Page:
Wilson KJ (2014) ‘Developing strategic key account management relationships in business to business markets’ in Woodburn D and Wilson KJ (Eds) (2014) ‘The Handbook of Strategic Account Management’ Wiley pp495-515
Gibbs and Humphries (2009). 'Strategic Alliances and Marketing Partnerships: Gaining Competitive Advantage Through Collaboration and Partnering', London: Kogan Page.
Woodburn and McDonald, ‘Key Account Management: the definitive guide’, 2011 (3rd Ed.), Wiley, Chichester, UK.
5.D.2 Internal relationships
Key account managers cannot deliver value to customers alone, they are dependent upon the alignment of their whole company around delivering value to the customer. They need to be able to mobilise the supplier’s resources without direct line authority, through working with multi-disciplinary key account teams and identifying centres of influence and potential allies.
- Respects colleagues and understands the role of internal relationships in achieving goals.
- Takes time to build internal relationships.
- Identifies key allies across the organisation and proactively builds relationships with them.
- Builds relationships with several senior managers, at least.
- Identifies the interests of potential allies and adapts approach accordingly.
- Is aware of geographical and cross-functional boundaries, why they exist and how they operate.
- Understands how to overcome internal boundaries.
- Recognises what the KAM function can and cannot itself supply to customers.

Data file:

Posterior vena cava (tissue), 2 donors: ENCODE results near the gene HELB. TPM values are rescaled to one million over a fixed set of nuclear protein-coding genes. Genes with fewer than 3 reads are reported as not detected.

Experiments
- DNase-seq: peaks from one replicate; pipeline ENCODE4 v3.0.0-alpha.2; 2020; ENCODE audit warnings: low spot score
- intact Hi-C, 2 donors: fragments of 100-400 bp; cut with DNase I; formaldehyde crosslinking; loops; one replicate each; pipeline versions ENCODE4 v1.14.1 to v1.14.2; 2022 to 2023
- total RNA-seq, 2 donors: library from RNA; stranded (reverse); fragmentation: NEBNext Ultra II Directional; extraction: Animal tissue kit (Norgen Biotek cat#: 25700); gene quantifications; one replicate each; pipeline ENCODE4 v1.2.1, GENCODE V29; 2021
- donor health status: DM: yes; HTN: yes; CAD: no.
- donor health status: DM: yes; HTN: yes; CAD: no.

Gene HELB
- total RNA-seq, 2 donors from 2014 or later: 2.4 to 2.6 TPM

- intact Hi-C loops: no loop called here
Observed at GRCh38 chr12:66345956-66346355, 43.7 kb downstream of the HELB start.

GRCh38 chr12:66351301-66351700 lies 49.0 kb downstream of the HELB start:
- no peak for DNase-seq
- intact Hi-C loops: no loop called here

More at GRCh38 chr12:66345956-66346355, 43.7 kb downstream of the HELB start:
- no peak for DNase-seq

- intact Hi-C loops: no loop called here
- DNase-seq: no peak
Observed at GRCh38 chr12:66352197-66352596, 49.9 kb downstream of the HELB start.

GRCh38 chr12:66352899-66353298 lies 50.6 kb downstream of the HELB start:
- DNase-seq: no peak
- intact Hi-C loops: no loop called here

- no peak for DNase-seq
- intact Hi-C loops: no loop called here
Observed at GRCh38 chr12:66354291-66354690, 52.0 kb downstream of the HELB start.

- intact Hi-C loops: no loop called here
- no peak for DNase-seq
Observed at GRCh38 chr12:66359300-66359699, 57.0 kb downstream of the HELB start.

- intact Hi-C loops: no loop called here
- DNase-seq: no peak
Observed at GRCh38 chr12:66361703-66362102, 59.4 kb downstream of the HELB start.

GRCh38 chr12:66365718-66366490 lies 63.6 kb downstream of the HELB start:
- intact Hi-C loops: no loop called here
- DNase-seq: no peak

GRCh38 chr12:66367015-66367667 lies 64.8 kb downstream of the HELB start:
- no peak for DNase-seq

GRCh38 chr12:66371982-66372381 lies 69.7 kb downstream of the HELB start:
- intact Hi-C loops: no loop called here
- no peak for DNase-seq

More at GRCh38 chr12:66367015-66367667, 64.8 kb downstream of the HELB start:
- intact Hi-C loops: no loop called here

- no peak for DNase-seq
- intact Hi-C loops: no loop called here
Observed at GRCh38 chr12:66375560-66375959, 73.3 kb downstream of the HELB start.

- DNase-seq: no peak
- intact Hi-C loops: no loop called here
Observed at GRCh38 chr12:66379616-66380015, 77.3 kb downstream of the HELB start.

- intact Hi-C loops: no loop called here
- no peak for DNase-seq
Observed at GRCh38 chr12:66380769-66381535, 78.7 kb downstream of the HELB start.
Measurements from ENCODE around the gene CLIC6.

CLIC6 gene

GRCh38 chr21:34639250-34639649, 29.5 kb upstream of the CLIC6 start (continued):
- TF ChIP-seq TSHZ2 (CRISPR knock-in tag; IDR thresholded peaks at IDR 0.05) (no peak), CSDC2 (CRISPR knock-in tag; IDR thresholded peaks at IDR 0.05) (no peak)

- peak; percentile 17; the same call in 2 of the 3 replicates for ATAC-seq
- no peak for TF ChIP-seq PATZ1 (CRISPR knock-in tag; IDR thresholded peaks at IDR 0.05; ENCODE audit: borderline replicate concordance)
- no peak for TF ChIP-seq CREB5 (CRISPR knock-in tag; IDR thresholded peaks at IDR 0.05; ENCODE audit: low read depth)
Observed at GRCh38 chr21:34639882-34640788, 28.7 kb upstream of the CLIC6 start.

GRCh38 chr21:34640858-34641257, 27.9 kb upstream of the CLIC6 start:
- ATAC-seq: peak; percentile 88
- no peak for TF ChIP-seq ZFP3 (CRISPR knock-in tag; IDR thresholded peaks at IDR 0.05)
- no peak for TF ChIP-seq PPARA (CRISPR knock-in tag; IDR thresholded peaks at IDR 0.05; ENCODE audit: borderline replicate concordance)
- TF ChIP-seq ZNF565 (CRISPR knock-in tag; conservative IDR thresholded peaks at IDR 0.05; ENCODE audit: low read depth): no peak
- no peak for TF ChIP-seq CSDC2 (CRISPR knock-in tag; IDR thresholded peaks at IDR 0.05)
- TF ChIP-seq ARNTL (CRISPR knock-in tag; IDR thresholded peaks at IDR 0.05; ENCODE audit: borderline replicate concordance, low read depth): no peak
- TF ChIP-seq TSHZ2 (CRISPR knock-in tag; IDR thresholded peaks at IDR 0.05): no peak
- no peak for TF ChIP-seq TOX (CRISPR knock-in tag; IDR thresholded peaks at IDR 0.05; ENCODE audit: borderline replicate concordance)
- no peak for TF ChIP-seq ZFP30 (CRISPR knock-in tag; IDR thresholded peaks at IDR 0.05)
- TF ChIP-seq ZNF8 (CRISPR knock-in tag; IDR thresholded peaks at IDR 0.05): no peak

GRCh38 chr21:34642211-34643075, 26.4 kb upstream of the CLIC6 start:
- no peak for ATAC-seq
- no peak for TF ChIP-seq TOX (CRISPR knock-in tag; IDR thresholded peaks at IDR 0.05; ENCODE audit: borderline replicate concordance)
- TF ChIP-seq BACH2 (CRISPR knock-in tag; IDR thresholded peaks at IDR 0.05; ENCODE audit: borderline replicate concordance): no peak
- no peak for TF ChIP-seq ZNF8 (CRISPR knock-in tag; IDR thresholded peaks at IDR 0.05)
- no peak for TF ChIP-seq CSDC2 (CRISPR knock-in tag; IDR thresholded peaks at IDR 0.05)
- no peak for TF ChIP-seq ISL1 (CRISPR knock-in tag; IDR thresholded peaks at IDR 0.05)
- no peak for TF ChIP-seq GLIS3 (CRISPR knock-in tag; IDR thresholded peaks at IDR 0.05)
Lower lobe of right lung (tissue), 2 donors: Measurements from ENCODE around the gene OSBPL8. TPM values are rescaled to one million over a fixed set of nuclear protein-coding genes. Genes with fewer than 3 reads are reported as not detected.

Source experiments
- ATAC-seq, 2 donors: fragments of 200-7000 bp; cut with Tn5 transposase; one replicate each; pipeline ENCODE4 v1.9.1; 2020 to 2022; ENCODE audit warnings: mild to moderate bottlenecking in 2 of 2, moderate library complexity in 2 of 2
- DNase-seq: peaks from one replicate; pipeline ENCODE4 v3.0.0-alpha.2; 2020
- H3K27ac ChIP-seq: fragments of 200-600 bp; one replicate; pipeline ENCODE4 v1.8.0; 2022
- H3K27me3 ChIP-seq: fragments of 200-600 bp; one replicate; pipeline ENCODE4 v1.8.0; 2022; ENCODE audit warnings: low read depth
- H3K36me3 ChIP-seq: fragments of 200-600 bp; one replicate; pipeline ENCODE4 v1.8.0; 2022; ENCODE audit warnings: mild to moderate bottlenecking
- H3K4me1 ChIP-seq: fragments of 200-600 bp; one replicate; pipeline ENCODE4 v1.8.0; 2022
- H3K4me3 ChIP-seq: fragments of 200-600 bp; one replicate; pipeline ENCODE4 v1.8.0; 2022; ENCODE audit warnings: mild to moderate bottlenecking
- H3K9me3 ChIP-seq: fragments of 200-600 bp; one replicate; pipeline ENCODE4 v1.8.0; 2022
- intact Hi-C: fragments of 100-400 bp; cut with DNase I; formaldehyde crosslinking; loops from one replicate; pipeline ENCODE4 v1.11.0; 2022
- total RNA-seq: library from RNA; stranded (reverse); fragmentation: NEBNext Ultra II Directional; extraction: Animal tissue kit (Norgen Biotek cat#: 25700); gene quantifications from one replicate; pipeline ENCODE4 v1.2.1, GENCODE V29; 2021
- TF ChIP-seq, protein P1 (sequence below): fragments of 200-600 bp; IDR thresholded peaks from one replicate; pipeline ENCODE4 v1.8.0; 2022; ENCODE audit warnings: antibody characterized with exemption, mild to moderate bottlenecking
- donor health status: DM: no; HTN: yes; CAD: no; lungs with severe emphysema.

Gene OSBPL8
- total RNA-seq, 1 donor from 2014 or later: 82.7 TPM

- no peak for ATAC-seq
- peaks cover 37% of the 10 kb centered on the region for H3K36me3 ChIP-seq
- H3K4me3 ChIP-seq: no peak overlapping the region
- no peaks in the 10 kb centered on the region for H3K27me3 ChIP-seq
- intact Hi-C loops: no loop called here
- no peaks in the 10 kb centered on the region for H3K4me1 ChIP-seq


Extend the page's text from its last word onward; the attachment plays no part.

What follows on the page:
- Recognises the role of other departments in delivering benefit to key customers
- Understands the needs, concerns, culture and capabilities of internal functions and responds appropriately.
- Introduces customer-involved members of other departments to their counterparts in the customer.
- Keeps customer-involved people up-to-date on customer developments, objectives, strategy and tactics.
- Encourages customer-involved members of other departments to work directly with the customer.
- Clarifies his/her requirement for feedback and decision making in the interactions with the customer of customer-involved people.
- Understands the nature and needs of collaboration.
- Appreciates the positioning of collaboration in conflict resolution and when it is productive, and when other approaches are more appropriate.
- Identifies his/her personal preferred conflict resolution style and, if that is not collaboration, adapts style to collaborate when appropriate.
- Proactively pursues initiatives with mutual benefit.
- Recognises that initiatives with significantly unbalanced benefits are unlikely areas for collaboration.
- Makes plans to collaborate, particularly focusing on the people involved and their issues.
- Allows enough time to make collaboration work.
Examples of relevant theory
- Conflict resolution
- Organisational behaviour
Document describing internal relationships and how they fit together, how they have been forged and the issues encountered in developing them, plus how cross-functional activity is working. You could also submit, as supporting evidence for example, an annotated customer organogram, internal relationship development plan, analysis of relationship status and potential.
Genefke and McDonald (Eds) ‘Effective Collaboration: Managing the Obstacles to Success’ 2001